Science in science fiction

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Science in science fiction is the study or analysis of how science is portrayed in works of science fiction, including novels, stories, and films. It covers a large range of topics, since science takes on many roles in science fiction. Hard science fiction is based on engineering or the "hard" sciences (for example, physics, astronomy, or chemistry), whereas soft science fiction is based on the "soft" sciences, and especially the social sciences (anthropology, sociology, psychology, political science, and so on).

Likewise, the accuracy of the science portrayed spans a wide range - sometimes it is an extrapolation of existing technology, sometimes it is a realistic or plausible portrayal of a technology that does not exist, but which is plausible from a scientific perspective; and sometimes it is simply a plot device that looks scientific, but has no basis in science. Examples are:

  • Realistic case: In 1944, the science fiction story Deadline by Cleve Cartmill[1] depicted the atomic bomb.[2] This technology was real, unknown to the author.
  • Extrapolation: Arthur C. Clarke wrote about space elevators, basically a long cable extending from the Earth's surface to geosynchronous orbit. While we cannot build one today, it violates no physical principles.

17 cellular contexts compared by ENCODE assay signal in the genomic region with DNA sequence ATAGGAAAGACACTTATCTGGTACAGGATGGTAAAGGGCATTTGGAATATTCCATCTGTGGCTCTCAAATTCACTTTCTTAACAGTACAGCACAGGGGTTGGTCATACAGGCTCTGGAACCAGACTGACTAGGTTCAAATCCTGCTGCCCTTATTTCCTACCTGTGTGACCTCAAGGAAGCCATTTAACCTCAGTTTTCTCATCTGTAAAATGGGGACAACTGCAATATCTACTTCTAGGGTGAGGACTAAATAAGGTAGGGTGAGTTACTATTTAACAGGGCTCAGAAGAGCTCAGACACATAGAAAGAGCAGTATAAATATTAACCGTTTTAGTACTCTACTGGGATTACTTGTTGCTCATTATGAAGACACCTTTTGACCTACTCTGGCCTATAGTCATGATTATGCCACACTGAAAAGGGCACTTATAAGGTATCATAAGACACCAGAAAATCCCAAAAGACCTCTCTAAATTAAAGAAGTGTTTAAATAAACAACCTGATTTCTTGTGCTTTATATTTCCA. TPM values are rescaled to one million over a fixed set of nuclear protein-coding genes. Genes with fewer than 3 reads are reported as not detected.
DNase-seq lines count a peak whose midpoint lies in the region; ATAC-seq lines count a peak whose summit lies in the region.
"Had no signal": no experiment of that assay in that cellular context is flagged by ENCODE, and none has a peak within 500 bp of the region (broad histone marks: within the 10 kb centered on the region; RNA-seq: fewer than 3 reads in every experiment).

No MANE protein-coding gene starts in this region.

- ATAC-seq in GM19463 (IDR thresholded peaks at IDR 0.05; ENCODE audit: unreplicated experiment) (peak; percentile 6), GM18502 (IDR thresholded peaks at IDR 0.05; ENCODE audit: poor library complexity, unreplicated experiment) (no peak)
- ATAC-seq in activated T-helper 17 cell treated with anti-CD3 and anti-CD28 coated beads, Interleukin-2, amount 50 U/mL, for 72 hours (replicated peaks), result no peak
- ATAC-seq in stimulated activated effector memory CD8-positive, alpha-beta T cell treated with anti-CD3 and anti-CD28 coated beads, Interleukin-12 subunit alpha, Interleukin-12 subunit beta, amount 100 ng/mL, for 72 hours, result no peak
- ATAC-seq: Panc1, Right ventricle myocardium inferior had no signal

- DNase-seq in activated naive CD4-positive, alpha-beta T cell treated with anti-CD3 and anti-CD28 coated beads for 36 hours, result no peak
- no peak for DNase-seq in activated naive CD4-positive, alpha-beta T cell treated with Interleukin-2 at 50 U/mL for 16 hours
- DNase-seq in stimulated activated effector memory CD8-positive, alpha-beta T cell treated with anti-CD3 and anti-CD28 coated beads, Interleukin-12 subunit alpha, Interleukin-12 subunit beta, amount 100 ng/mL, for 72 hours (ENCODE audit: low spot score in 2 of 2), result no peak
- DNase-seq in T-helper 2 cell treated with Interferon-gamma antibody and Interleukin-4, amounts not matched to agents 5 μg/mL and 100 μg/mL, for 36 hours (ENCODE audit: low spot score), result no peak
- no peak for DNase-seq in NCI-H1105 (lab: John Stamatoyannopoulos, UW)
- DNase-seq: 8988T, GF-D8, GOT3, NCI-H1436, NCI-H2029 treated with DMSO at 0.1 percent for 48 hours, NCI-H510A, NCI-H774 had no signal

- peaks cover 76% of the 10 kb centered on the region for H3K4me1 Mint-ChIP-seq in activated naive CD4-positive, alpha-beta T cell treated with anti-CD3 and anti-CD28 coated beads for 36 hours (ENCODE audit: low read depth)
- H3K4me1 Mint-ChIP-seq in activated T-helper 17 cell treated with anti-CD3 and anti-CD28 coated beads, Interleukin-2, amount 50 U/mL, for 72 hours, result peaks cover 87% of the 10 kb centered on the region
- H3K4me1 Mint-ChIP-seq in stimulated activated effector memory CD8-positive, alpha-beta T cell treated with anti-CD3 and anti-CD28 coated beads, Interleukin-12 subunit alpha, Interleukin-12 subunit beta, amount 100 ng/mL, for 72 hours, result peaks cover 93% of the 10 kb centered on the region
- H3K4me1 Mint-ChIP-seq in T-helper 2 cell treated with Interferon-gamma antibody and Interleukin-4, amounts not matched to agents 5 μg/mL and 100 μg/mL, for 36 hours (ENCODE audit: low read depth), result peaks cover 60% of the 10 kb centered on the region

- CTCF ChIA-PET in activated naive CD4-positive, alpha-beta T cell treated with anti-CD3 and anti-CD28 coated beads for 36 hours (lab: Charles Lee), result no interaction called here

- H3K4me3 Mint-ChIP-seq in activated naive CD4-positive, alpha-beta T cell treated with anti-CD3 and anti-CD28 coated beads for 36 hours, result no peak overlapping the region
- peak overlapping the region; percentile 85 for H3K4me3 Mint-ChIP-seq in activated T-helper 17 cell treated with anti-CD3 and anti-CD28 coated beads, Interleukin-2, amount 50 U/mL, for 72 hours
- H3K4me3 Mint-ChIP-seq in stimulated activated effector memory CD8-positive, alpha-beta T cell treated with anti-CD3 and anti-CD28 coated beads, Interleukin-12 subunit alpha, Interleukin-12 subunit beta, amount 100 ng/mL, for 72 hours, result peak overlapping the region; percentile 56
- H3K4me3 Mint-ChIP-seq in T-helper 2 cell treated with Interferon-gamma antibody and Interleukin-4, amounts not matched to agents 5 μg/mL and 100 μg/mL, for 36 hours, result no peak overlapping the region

• Plot device: The classic example of an unsupported plot device is faster-than-light drive, often called a "warp drive". It is unsupported by physics as we know it, but needed for galaxy-wide plots with human lifespans.

Criticism and commentary on how science is portrayed in science fiction is done by academics from science, literature, film studies, and other disciplines; by literary critics and film critics; and by science fiction writers and sci fi fans and bloggers.

Hard science in science fiction[edit]

Social science in science fiction[edit]

See also[edit]


  1. ^ CARTMILL, CLEVE. "Deadline." IN: Astounding Science Fiction, Vol. XXXIII, No. l, pp. 154-178. New York: Street & Smith, March 1944.
  2. ^ Atomic Energy Collection Section 15. Fiction, Poetry, Drama, etc., 1912-1989 Archived 2007-11-02 at the Wayback Machine